If you want to trek in Nepal, try doing it virtually on Second Life. Likewise, the best way to save the Maldives from drowning is not to fly there anymore. For many of us who live in countries in the periphery, there is a real feeling that these countries, which carry the least blame for global climate change, are simultaneously the most vulnerable to its impact.
You do not have to be a scientist to see what is happening to the Himalaya. From the Karakoram to Bhutan, glaciers have retreated dramatically within a generation. In the Everest region, the Imja Glacier now has a lake 2.5 kilometres long where there was just ice 30 years ago. When another nearby lake burst in 1984, it washed away a newly built hydroelectric plant, killing 12 people. Local Sherpas blamed the gods, but they should have blamed fossil carbon. Meanwhile, in the Maldives, sea-level rise is now a reality of life, and warm seas have caused extensive coral bleaching. Both threaten tourism, the mainstay of the atoll nation’s prosperity. At present estimates of sea-level rise, one-third of Bangladesh’s deltas could be under water by the end of the century. Where will the people go?
Scientists can certainly do more modelling, but what we need is for experts to tell us what to do. And then we need to find the money with which to do it. In Bali last month, 15,000 international delegates gathered to so precisely that: set targets for emission cuts, compensate countries for adaptation and technology transfer, and try to help tropical countries with reforestation. After hectic negotiations, the talks were salvaged at the last moment, ultimately charting out a plan for two years of talks to reach a deal before the Kyoto Protocol expires in 2009.
Perhaps we do also need more specific data to give us a better idea of how to sequence interventions. But such data is often out of bounds, with most of the Himalaya located in multiple conflict zones: Afghanistan, India v Pakistan, India v China. Hydrological and precipitation data is still a military secret in our mountains. Countries in the region also need better trans-boundary early-warning systems, so that when a glacial lake bursts in Tibet, for instance, villages on the Nepali side are warned in time. The worst-case scenario is a magnitude eight earthquake in eastern Nepal or Bhutan, which could cause dozens of glacial lakes, swollen by global warming, to burst simultaneously. Perhaps, like nuclear war, we do not want to think about it. But we must, and we must plan for these disasters.
India and China?
Climate science is complex. We have not even started factoring in the concept of ‘global dimming’, how a brown cloud of pollution over the Indian Ocean is simultaneously filtering the sun as well as trapping heat. This fine dust is also settling on the Himalayan ice caps, making them melt even faster. In light of this, there are clearly certain things that we can do regionally, and immediately – working to reduce the brown cloud, or funding mitigation efforts such as glacial-lake-outburst protection – even while we wait for the world’s polluters to agree on emission cutbacks.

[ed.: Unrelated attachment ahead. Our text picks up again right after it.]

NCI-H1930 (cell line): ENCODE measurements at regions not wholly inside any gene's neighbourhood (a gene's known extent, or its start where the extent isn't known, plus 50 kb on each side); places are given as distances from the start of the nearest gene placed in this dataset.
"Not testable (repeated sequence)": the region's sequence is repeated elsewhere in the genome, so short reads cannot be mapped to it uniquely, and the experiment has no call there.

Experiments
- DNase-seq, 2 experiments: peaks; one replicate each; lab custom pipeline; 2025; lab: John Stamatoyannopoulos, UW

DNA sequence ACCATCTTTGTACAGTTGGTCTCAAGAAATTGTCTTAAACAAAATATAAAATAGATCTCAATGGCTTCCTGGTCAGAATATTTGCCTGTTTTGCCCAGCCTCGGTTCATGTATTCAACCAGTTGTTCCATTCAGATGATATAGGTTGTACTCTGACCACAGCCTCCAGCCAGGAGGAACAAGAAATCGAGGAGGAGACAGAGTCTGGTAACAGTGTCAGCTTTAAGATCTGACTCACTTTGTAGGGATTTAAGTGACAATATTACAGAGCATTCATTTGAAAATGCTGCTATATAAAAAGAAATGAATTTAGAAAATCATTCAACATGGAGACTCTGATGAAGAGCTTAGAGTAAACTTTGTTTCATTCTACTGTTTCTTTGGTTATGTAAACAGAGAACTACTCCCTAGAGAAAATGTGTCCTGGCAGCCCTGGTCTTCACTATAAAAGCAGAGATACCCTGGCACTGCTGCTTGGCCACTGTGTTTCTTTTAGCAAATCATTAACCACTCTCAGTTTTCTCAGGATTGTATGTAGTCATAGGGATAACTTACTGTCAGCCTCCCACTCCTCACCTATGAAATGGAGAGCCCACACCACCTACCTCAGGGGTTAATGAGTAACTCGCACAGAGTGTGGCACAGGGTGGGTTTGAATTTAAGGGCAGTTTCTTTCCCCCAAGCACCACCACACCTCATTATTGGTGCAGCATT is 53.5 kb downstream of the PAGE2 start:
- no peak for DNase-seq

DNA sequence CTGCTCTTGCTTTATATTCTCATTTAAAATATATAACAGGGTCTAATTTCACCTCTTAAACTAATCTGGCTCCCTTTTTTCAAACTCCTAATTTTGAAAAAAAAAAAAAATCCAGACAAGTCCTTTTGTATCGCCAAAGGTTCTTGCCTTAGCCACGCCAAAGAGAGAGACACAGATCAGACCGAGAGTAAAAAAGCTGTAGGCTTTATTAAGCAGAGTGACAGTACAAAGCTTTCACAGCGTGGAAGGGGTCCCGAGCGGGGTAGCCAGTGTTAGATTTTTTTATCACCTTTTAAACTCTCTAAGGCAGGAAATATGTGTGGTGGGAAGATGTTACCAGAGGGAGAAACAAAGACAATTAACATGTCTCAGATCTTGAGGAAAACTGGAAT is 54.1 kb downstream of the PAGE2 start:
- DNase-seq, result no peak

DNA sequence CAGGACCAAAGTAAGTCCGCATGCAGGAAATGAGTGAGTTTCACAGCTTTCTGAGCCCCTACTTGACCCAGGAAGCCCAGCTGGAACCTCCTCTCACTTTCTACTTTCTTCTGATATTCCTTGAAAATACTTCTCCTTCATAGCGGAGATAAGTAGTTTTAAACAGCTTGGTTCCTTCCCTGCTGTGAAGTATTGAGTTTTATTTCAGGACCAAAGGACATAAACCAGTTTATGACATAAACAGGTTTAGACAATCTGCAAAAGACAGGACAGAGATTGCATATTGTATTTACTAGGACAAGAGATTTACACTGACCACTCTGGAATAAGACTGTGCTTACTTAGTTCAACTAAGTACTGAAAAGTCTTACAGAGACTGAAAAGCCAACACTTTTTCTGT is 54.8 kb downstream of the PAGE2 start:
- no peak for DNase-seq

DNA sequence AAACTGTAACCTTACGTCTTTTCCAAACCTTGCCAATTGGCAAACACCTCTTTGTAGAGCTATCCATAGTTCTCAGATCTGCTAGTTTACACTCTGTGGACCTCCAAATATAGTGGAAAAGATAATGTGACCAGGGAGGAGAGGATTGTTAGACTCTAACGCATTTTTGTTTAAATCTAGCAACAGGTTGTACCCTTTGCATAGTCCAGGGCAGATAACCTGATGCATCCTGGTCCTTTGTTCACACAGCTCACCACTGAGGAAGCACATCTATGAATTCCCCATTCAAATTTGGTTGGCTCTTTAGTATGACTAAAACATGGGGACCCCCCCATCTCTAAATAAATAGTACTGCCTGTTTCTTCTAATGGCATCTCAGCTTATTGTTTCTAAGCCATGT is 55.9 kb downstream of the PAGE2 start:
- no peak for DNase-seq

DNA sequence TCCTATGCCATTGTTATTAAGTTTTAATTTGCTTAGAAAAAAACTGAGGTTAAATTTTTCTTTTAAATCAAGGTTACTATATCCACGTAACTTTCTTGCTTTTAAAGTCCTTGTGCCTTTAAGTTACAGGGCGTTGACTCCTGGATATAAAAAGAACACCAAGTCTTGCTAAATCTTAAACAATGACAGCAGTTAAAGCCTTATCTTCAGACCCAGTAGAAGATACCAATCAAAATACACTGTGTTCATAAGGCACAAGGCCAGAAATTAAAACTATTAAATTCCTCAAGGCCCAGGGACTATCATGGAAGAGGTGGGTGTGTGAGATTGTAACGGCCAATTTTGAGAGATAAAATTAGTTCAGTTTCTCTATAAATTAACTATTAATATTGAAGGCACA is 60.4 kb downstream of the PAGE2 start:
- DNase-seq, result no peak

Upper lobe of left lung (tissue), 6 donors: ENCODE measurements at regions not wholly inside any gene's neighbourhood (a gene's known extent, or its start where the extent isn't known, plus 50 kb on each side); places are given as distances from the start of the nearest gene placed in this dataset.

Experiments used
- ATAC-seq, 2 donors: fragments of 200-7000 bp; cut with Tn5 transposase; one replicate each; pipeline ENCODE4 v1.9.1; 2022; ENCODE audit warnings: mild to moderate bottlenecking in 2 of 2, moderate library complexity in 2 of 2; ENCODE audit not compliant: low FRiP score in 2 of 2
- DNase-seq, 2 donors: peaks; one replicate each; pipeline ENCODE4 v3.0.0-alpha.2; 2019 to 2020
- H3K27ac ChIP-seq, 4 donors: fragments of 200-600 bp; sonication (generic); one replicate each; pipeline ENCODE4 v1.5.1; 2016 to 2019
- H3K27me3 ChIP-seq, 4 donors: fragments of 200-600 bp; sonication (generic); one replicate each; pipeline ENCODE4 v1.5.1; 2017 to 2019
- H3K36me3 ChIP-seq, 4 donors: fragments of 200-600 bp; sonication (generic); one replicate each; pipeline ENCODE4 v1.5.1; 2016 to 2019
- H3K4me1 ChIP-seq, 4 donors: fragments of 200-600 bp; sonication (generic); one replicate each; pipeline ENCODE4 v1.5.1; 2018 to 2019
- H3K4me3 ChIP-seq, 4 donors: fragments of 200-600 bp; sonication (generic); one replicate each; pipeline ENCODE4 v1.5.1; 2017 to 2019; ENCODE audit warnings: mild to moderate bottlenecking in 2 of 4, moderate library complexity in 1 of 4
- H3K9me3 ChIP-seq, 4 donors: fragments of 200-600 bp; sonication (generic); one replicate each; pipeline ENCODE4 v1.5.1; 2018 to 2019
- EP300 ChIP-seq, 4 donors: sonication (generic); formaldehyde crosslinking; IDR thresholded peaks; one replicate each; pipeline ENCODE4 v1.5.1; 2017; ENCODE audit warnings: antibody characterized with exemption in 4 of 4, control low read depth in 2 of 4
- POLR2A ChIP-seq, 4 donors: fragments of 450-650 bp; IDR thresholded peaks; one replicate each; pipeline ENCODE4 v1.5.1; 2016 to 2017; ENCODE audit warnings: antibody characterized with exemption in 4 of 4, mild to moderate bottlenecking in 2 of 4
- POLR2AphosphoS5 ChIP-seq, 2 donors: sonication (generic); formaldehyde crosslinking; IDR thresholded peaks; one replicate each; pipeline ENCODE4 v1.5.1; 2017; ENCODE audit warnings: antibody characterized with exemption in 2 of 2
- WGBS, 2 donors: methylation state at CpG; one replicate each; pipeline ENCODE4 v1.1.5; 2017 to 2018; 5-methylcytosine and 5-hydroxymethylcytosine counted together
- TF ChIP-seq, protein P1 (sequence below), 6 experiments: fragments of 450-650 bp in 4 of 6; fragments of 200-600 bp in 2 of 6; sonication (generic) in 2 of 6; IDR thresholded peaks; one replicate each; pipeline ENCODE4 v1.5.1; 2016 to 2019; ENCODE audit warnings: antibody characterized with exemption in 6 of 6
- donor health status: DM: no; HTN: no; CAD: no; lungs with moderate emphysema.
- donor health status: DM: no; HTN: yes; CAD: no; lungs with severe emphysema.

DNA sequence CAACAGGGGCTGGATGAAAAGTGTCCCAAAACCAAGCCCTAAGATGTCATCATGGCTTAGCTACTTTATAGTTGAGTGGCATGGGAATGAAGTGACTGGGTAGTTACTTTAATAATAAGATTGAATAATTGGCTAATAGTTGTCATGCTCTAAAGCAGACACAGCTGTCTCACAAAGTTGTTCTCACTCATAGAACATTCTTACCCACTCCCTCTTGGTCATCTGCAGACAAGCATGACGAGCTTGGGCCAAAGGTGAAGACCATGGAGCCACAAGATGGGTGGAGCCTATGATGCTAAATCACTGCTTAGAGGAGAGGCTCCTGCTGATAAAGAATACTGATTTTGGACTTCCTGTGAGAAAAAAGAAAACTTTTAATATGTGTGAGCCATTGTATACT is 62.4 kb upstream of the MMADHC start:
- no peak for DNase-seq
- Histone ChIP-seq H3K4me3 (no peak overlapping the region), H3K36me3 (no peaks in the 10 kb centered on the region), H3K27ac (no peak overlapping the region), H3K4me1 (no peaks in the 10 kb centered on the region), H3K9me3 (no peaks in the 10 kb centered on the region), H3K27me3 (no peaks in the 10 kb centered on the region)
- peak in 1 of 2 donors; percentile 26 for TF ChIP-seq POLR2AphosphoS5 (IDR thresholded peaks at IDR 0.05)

And this agreement has now begun, albeit in small steps. If the Bali Action Plan leads to a Copenhagen Protocol in 2009, there should be emission cuts to reduce global warming to only a maximum of two-degree average temperatures. While this may seem like relatively little, even that much increase would do incalculable harm, by melting permafrost in the poles and the mountains. An Ad Hoc Working Group will now try to reach a detailed global agreement by 2009, which will set “measurable, reportable, and verifiable” commitments to reduce greenhouse-gas emissions. The plan will also compensate poor countries to adapt to the switching of their economies to renewable energy sources.
Three-fourths of the world’s fossil fuels are now used to generate electricity, to run cars, heat buildings and for industry. Even if the rich countries agree to cut back on emissions, the question is who will pay for India and China to clean up, and how. The Bali meet saw marathon discussion and wrangling, during which US negotiators came under pressure not just from the Europeans, but were also isolated in America by the likes of Al Gore, Arnold Schwarzenegger and a network of 200 ‘green mayors’. Papua New Guinean delegate Kevin Conrad, amidst loud applause, told the Americans: “If you can’t lead, get out of the way!” American negotiator Paula Dobriansky was forced to face humiliating heckling and constant booing.
Such catharsis aside, climate change will happen regardless of whether the rich countries, together with India, Brazil, China and Indonesia, agree in the next two years on emission cutbacks and mitigation. How to ensure that these changes are not too drastic is not in the hands of the inhabitants of the Maldives, Nepal, Sri Lanka or Bhutan. It is in the hands of the big polluters, and two of them are right here in our neighbourhood.
-- Kunda Dixit is editor of the Nepali Times.
Romila Thapar addresses invitees at the
Southasian relaunch of Himal Southasian,
IIC, New Delhi, January 2013.
Old Faces, New Precedents
On 11 May 2013, Pakistan went to the polls in a general election that will transfer power democratically for the first time in the nation's history. Nawaz Sharif has claimed victory for the Pakistan Muslim League-N.
From our archive:
Mehreen Zahra-Malik discusses novel means of holding corrupt officials to account in 'A coup by other means?' (July 2012)
Shamshad Ahmad on praetorian irony, Machiavelli's prince, and Pakistan's fight for constitutional primacy. (January 2008)
Zia Mian and A H Nayyar write about Pakistan's coup culture and Nawaz Sharif's 'absolutist sense of power.' (November 1999)